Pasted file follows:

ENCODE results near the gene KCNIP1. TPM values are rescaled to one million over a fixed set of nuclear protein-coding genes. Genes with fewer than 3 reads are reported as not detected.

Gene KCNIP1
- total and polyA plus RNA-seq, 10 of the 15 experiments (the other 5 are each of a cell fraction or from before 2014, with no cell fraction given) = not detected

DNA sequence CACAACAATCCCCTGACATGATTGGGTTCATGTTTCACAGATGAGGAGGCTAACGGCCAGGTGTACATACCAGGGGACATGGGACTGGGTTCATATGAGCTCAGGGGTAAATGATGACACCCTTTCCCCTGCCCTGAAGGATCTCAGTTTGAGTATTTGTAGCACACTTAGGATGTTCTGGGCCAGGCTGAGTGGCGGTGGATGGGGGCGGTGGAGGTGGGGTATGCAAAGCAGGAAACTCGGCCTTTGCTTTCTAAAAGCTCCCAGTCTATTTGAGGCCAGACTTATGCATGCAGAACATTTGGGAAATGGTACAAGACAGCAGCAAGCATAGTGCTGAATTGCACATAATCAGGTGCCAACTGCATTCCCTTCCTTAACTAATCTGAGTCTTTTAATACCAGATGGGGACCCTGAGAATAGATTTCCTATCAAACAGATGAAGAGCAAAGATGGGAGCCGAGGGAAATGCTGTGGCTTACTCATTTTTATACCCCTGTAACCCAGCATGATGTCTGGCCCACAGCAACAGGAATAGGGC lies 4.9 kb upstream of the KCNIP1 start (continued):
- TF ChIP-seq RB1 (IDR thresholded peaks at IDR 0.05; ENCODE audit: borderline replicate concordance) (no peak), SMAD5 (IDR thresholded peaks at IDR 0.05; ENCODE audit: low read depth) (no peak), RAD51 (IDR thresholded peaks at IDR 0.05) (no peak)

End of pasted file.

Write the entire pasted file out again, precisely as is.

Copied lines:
ENCODE results near the gene KCNIP1. TPM values are rescaled to one million over a fixed set of nuclear protein-coding genes. Genes with fewer than 3 reads are reported as not detected.

Gene KCNIP1
- total and polyA plus RNA-seq, 10 of the 15 experiments (the other 5 are each of a cell fraction or from before 2014, with no cell fraction given) = not detected

DNA sequence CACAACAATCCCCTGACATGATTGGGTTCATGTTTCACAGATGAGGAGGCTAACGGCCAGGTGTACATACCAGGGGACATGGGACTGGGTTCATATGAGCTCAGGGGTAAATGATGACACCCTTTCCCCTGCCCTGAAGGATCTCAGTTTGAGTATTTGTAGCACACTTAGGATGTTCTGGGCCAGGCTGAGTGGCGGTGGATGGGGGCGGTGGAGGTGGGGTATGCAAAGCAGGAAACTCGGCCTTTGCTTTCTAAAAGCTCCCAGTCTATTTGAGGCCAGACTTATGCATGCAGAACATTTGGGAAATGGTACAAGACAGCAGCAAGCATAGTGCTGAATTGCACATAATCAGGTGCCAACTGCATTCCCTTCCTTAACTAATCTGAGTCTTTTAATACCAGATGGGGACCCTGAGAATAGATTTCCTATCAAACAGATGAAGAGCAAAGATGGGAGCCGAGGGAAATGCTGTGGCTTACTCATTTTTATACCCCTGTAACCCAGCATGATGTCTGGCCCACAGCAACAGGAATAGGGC lies 4.9 kb upstream of the KCNIP1 start (continued):
- TF ChIP-seq RB1 (IDR thresholded peaks at IDR 0.05; ENCODE audit: borderline replicate concordance) (no peak), SMAD5 (IDR thresholded peaks at IDR 0.05; ENCODE audit: low read depth) (no peak), RAD51 (IDR thresholded peaks at IDR 0.05) (no peak)